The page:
Also, I’d really love to see our ALLEGEDLY superstar pitching coach start to find some reclamation projects. As much as I also got tired of Don Cooper‘s antics, the hilarious “Coop Will Fix’em” mantra existed because Coop would actually fix random ass pitchers and get some decent performances. If Ethan Katz is the panacea he’s proclaimed to be by his most enthusiastic fans then he’ll be a huge key to this window staying open beyond the Giolito Line.

Picture from NBC Sports Chicago

Ethan Katz realizing he has more to prove to the old BeefLoaf.


Picture of Chris Getz from the Chicago Sun-Times

Chris Getz is promoted more than my guy Chorizy-E and for the uninformed, that is A LOT. However, it’s difficult for me to connect his professional success to the fact that the White Sox farm system has zero top 100 prospects. Also, as you can see from the homemade excel charts earlier in this piece, there are a fair amount of holes in those rosters that could desperately use some home grown solutions.

There’s still time.

There are young men playing professional baseball in the Great American South who’s progress in the summer of 2022 could greatly impact the fortunes of us White Sox fans hoping for a competitive window that passes the Giolito Line. I hope that before he receives his next increase in title and pay that we have at least a couple tree prospects at the lower levels that perform well and the industry can’t stop talking about.

This picture of Marco Paddy is from The Athletic

Getz isn’t alone. Another man showered in accolades but that still really needs to personally show me more is Marco Paddy. I’m convinced he’s some sort of mafia style made man in the White Sox organization, because I never hear a fair criticism of the guy.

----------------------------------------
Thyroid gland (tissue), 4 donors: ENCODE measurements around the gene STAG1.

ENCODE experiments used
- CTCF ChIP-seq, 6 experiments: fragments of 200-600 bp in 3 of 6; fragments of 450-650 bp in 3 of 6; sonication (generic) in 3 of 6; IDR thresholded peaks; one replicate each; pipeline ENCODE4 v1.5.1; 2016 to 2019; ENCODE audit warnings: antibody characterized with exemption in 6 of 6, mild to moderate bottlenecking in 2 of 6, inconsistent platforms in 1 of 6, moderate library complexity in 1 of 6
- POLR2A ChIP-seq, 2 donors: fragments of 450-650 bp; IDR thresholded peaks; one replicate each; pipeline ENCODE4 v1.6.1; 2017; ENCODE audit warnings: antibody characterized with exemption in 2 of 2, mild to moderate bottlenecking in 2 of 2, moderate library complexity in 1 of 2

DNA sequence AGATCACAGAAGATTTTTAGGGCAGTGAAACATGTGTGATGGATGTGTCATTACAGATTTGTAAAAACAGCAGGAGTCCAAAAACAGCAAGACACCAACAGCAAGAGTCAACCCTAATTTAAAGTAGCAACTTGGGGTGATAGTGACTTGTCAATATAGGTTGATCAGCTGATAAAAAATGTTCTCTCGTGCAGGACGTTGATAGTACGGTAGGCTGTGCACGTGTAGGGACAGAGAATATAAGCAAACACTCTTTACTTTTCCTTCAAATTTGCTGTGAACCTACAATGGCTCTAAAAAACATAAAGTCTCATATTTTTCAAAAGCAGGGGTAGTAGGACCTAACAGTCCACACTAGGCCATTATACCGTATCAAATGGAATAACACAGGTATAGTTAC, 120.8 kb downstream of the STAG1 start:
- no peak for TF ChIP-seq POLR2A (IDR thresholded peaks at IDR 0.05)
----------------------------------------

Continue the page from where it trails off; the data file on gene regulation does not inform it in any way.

When you consider that during his regime the White Sox have had one single regular international signing of note, Fernando Tatis, Jr. *SHAKES FIST* (Luis Robert and Jose Abreu don’t count, while they were both terrific signings, they are non-standard signings for the international market). I think Micker Adolfo is probably the second most famous one. And the aforementioned lack of a top 100 prospect. I really need Marco Paddy to produce a little bit more, to avoid making the Giolito Line a cautionary tale.

It really cracked me up that when the White Sox inked Erick Hernandez to a $1M deal early this week (which looks like a step in the right direction on this front), White Sox fans mocked how young he looks. That’s an indictment on Paddy, because we have been fooled into thinking that’s rare, when for the rest of the international market, a kid that looks like he can’t drive yet, is standard. Good teenagers are the best trade currency in the current MLB.

The Future is still bright..

This image is for the old heads

The White Sox do have a chance at an extended competitive window. Rick Hahn fucking nailed the right trades, he nailed getting Luis Robert and the first round of higher end free agents have been successful. The White Sox competing past the Giolito Line is going to require A LOT of successes from a lot of people, that we hear a lot of good things about. We shall see…